Even though emerging technologies such as artificial intelligence, robots, virtual assistants and various forms of machine learning are just now being implemented in various forms across the U.S. healthcare system, patients see advanced use of technology as being beneficial in delivering care.

Consumer demand for digital healthcare is growing, and not just for routine tasks like booking appointments. Consumers as patients also want to use digital healthcare, artificial intelligence and robots for more advanced care, such as for diagnosing an illness.

Those are the chief takeaways from an annual survey on digital healthcare trends from Accenture Consulting. The survey of 2,301 consumers also shows that consumers are increasingly using a variety of digital self-service tools for managing their health.

For instance, the percentage of consumers using mobile and tablet health apps has tripled over the past four years, from 16% in 2014 to 48% today. The use of patient portals is on the rise with more than four in 10 respondents (44%) using a portal to access their electronic health records (EHRs) over the past year, primarily to get information on lab and blood-test result, Accenture says.

67% of consumers have used a portal in the past year and their main reason for doing so was to access their electronic medical record to check out a lab result. Other reasons consumers used health portals was to view physician notes regarding medical visits (55%) and view their prescription history (41%).

Similarly, the use of wearable devices by consumers has nearly quadrupled in the past four years, from just 9% in 2014 to 33% in 2017. Roughly three-fourths of consumers view wearables—such as those that monitor glucose, heart rate, physical activity and sleep—as beneficial to understanding their health condition at 75%, engaging with their health (73%) and monitoring the health of a loved one 73%., Accenture says.

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“What’s different this year than past years is that acceptance of digital healthcare by consumers is at a tipping point,” says Accenture managing health director Brian Kalis. “It’s starting to move into the mainstream.”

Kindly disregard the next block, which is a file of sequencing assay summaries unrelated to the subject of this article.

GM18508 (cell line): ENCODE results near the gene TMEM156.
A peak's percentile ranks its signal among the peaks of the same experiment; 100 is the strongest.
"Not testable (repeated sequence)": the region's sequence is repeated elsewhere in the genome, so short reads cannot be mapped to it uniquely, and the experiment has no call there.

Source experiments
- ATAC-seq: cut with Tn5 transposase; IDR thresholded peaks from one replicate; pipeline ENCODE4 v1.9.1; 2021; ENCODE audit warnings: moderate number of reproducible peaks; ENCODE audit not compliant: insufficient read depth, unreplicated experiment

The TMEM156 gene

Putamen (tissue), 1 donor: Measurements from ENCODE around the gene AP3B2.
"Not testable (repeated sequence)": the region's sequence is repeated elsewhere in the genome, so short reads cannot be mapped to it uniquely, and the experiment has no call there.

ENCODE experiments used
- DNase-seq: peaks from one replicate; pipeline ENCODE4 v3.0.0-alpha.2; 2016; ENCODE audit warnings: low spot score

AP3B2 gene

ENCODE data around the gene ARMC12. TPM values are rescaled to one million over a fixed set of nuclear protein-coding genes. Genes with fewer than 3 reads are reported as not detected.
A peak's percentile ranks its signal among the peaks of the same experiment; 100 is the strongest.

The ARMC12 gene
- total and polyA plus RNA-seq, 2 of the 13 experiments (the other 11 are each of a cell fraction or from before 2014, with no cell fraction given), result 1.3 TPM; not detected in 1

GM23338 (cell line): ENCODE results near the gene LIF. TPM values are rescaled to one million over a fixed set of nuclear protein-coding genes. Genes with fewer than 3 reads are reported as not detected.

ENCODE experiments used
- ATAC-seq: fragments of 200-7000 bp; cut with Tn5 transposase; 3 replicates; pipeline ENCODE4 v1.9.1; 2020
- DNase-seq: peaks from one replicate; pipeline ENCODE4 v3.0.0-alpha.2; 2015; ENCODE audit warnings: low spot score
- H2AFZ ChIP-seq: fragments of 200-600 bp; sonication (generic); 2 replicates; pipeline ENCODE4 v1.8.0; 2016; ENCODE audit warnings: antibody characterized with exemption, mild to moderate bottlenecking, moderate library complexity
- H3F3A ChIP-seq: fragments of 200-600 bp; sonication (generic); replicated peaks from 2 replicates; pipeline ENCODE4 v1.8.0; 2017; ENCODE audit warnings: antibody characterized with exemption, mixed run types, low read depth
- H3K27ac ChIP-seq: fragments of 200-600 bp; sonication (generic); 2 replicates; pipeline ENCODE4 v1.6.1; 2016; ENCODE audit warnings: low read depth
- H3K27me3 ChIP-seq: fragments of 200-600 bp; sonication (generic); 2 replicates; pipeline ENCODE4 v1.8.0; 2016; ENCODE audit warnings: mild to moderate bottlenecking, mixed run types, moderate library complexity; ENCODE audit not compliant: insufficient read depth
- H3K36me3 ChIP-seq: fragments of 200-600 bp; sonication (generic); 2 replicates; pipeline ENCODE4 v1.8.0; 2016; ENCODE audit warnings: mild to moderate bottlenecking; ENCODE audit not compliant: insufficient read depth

More consumers now see technology as part of getting and using healthcare services. For example, 75% of consumers see technology as an important component of managing their health, according to the Accenture survey.

Patients in general are pleased with the level of service. 74% of patients say they were satisfied with their experience via digital healthcare, but 47% of survey respondents would prefer an immediate virtual appointment over a delayed regular office visit, Accenture says.

Even though emerging technologies such as artificial intelligence, robots, virtual assistants and various forms of machine learning are just now being implemented in various forms across the U.S. healthcare system, patients see advanced use of technology as being beneficial in delivering care.

Consumers are more readily adopting technology that automates processes or judgments, Accenture says. Nearly one in five consumers (19% have used health services that are powered by artificial intelligence, such as virtual clinicians and home-based diagnostics. Consumers say they are likely to use a variety of intelligent health technologies, including home devices that test blood for a variety of indicators (66%), intelligent virtual health assistants (61%) and virtual nurses that monitor their health condition, medications and vital signs at home (55%). “Consumers increasingly expect to use digital technologies to control when, where and how they receive care services,” says Kaveh Safavi, who leads Accenture’s global health practice.

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